As I’ve written before, Crazy Ex-Girlfriend is a feminist project, featuring a diverse cast and re-writing the rules of who can be loved. It’s also one of the least watched shows on television so it’s good to support and show content makers that audiences will tune into quality, feminist content. Plus, there’s lots of salty pretzels.

The Crown

The Crown

Netflix’s budget-busting juggernaut, The Crown, is back for a third season with a new cast as the Queen and her royal family age. I’ll miss Claire Foy’s ability to be emote without emoting, simultaneously expressing power and insecurity. That said, I trust the show creators to cast well again and this time hopefully without a gender pay-gap from the beginning.

I’ve learned a lot of history from this show as the Queen engages in nearly seven decades of world events. And while the colonial perspective can be rough (who cares how the monarch feels when its millions of brown people risking their lives for their self determination?), the show explores the difference between public and private personas beautifully while offering a unique insight into privileged British life.

Grey’s Anatomy

Set to become the longest running medical drama, Grey’s Anatomy will finish up its 15th season and probably run the first half of its 16th in 2019. Shonda Rhimes is no longer involved in the day-to-day but seasons 1-7 veteran Krista Vernoff is at the helm and bringing the show back to its old stalwarts: love-triangles, extreme medical situations, steamy hospital romances. I love Grey’s and having it made it this far, plan to see it to the end.

Grey’s Anatomy has always featured a diverse and inspiring depiction of leadership, excellence, and sexuality and that hasn’t changed. And as the titular Dr. Grey has gone from starry-eyed intern to widowed, award-winning physician, these fifteen years have allowed us the rare treat of watching a complicated woman’s evolution and continued adventures, sexual and otherwise, into middle age.

Insecure

Insecure

I’m excited for the fourth season of Issa Rae’s Insecure, coming out in 2019. Following a group of “basic,” 30-something Black women in LA, Insecure deserves all the awards for its hilarious exploration of identity, romance, and what it means to be a striving Black woman. It’s fixed everything you hated in Girls and Sex in the City, somehow making you nostalgic for your old, shitty apartments and ringing humor out of racial injustices large and small.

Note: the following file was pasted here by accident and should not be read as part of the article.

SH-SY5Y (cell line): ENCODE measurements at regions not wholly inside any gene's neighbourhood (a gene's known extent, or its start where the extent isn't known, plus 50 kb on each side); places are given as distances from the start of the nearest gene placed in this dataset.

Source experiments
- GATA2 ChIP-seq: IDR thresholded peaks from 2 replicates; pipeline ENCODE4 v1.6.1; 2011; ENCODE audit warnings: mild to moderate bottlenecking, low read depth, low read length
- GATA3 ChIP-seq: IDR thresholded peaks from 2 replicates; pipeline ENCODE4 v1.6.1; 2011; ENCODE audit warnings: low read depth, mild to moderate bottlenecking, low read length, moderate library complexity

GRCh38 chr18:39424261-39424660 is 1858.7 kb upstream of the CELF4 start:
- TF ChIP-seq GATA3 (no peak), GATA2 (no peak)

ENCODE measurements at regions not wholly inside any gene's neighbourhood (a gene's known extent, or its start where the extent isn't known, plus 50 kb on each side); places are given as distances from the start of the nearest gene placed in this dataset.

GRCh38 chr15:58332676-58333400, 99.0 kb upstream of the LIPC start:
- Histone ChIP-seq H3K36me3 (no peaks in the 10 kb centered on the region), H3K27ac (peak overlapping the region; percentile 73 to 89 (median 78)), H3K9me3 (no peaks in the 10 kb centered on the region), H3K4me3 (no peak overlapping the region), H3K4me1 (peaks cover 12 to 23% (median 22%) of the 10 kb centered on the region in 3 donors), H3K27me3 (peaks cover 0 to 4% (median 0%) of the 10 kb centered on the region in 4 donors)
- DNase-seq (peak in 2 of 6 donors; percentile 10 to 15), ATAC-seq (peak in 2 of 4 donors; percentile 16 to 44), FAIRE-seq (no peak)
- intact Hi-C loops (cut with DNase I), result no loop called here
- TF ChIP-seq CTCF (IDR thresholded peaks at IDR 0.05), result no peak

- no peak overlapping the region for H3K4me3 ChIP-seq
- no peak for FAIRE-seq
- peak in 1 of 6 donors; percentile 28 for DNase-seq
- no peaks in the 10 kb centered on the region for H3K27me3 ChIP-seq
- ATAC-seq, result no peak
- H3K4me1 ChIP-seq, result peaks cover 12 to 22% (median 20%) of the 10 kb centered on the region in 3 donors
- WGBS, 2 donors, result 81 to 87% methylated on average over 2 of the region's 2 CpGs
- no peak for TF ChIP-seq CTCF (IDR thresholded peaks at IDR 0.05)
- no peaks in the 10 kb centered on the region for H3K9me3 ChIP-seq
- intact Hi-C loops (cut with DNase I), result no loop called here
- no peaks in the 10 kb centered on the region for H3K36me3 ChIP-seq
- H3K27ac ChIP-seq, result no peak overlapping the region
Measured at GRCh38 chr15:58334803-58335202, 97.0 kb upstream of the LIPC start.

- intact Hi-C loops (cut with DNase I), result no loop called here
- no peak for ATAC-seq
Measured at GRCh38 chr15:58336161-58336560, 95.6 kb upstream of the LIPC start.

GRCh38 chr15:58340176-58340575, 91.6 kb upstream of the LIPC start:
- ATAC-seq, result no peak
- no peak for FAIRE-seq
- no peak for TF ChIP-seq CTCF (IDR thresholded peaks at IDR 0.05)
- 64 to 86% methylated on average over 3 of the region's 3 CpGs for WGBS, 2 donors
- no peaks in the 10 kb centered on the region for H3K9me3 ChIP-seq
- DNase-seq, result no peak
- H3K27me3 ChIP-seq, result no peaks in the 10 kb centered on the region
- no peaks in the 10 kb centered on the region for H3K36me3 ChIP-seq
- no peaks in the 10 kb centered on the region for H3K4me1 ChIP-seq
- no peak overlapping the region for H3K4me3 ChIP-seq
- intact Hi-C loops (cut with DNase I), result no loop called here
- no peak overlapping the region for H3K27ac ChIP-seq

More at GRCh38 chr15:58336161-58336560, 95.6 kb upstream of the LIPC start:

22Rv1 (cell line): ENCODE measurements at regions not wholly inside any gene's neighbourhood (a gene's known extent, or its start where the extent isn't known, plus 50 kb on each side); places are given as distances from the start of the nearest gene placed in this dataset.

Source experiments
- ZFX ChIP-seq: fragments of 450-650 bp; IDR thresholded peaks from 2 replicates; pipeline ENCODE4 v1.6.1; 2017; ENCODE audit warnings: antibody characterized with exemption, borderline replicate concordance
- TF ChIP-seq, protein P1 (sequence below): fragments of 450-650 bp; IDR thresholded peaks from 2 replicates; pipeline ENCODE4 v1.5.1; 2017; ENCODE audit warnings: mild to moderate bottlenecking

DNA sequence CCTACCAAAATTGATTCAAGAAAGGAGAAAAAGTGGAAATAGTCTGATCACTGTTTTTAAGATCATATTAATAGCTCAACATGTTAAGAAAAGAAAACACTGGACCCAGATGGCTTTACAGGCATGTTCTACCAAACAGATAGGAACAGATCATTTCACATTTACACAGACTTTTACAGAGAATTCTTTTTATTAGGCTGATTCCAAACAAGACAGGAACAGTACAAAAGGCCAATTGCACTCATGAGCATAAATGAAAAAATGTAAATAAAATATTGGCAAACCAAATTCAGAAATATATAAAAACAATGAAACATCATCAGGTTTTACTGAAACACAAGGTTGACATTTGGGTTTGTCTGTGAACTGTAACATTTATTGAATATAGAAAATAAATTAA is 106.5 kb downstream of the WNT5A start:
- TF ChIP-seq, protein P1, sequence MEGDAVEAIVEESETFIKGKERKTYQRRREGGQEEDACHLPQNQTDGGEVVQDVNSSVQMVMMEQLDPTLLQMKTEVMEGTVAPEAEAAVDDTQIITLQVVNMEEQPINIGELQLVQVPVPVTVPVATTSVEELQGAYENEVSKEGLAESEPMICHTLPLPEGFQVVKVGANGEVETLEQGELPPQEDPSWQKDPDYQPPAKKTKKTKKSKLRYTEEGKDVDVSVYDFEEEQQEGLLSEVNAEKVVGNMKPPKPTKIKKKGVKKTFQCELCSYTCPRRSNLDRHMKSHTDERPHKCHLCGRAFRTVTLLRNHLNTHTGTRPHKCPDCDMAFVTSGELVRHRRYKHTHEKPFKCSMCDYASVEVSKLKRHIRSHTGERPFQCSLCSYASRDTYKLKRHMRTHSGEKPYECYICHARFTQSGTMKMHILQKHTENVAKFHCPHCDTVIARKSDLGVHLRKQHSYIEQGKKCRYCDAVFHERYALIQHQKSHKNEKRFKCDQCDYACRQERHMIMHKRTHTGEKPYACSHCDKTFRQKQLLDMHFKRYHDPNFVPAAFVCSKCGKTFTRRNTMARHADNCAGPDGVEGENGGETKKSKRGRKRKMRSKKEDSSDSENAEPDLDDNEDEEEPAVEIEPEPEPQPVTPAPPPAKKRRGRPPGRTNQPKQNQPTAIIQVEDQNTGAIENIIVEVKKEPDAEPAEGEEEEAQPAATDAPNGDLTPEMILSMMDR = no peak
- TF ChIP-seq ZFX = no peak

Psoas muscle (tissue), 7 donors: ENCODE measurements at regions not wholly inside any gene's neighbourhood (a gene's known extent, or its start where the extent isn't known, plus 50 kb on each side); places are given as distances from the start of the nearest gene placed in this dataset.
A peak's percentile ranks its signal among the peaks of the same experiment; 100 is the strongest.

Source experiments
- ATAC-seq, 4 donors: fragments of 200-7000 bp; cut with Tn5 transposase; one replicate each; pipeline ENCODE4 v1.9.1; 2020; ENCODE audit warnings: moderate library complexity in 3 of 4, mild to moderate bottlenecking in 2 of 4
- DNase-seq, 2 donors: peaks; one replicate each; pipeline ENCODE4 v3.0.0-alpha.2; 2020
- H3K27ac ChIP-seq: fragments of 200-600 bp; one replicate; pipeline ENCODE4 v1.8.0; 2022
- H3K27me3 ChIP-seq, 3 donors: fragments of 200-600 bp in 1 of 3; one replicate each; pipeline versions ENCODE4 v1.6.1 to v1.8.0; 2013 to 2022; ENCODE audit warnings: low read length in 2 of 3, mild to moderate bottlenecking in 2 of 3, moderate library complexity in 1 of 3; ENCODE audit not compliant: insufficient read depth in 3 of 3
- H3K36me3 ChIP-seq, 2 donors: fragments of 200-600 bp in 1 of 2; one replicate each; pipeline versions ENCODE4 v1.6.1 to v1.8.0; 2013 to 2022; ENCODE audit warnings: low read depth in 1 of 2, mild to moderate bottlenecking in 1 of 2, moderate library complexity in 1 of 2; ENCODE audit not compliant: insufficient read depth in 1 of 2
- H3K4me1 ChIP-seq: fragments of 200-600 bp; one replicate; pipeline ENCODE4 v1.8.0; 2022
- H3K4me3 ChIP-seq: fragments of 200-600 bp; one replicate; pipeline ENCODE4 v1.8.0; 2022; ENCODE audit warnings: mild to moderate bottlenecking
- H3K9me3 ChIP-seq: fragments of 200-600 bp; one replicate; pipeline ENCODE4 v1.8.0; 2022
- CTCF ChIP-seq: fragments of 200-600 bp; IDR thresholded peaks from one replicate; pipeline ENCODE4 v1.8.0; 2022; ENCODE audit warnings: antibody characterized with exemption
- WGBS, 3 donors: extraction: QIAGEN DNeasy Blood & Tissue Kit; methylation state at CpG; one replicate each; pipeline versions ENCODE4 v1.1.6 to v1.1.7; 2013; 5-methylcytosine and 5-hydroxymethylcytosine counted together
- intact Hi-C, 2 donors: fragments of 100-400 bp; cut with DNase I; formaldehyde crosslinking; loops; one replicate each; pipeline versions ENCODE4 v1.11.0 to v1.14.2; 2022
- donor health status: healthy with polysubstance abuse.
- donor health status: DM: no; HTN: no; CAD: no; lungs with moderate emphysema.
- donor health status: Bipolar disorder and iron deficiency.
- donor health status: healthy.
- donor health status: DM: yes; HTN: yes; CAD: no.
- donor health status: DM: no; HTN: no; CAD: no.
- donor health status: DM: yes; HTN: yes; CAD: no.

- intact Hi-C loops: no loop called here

Season four promises to be just as good with the group’s lives only getting messier as Issa and her best friend Yvonne Orji’s Molly Carter date roommates and Issa seemingly going into business with her ex’s current partner. Bonus points of you watch live with Black Twitter.

Jane the Virgin

It’s Jane the Virgin’s final season and I’ll miss the Villanuevas. This Americanized telenovela started with an accidental, artificial insemination and has built upon this fantastical premise to explore motherhood, class, racial identity, Catholicism, and immigration to name just a few. The original love triangle seems to be back with Brett Dier of Michael Cordero fame returning in the season four finale to mess up the expected proposal between Justin Baldoni’s Rafael and Gina Rodriguez’s Jane.

You’ll be hard pressed to find a more thoughtful, fun, and heartwarming portrayal of Latina identidad on television. In fact, the show’s secret weapon seems to be its compassion for all its characters — mothers of all stripes and types, people rich and working class, women with hugely different attitudes toward sex — allowing the viewers to sympathize with each end of spectrums we normally find so polarizing. Also Jamie Camil is an international treasure.

Killing Eve

Killing Eve has everything spy aficionados could want: globe trotting, international intrigue, double crosses, and murder. Sandra Oh as Eve Polastri, the bored M16 operative, became the first Asian women nominated for a lead actress Emmy and is set to host the Golden Globes. Her talent is met by Jodie Comer’s diabolical assassin, Villanelle. The binge-able BBC hit is now on Hulu and season two is slated for release in 2019.

With all the trappings of a traditional thriller, the woman-ness of Killing Eve is unmistakable. Both the killer and detective are women and that opens up new avenues of psychological intrigue like when Villanelle, obsessed with Eve, fills her suitcase with beautiful, perfectly fitting clothes and sends it to her house, managing to fulfill a female fantasy and threaten her love object at the same time. The sexual tension between Eve and Villanelle further heightens the drama (particularly in contrast to Eve’s relatable but boring relationship with her husband) as does the female-gaze of the camera work. With Oh and Comer signed up for the second season, 2019 is sure to bring more of the steamy, pulse-racing fun.

Shrill

Based on the book by the same name by Lindy West, Shrill is set to premiere in 2019 starring and co-written by Saturday Night Live’s Aidy Bryant and produced by Elizabeth Banks. Those names are enough to get me excited — especially because I love Lindy West. She came up as a journalist under Dan Savage, helped pioneer Jezebel, and has since graduated to a feminist New York Times column and writing best-selling books.

Shrill is West’s memoir, telling the story of a fat young woman who’s striving to improve her life and career but not her body. All of which makes it the perfect vehicle for Bryant and I can’t wait to catch it on Hulu.

Vida

Vida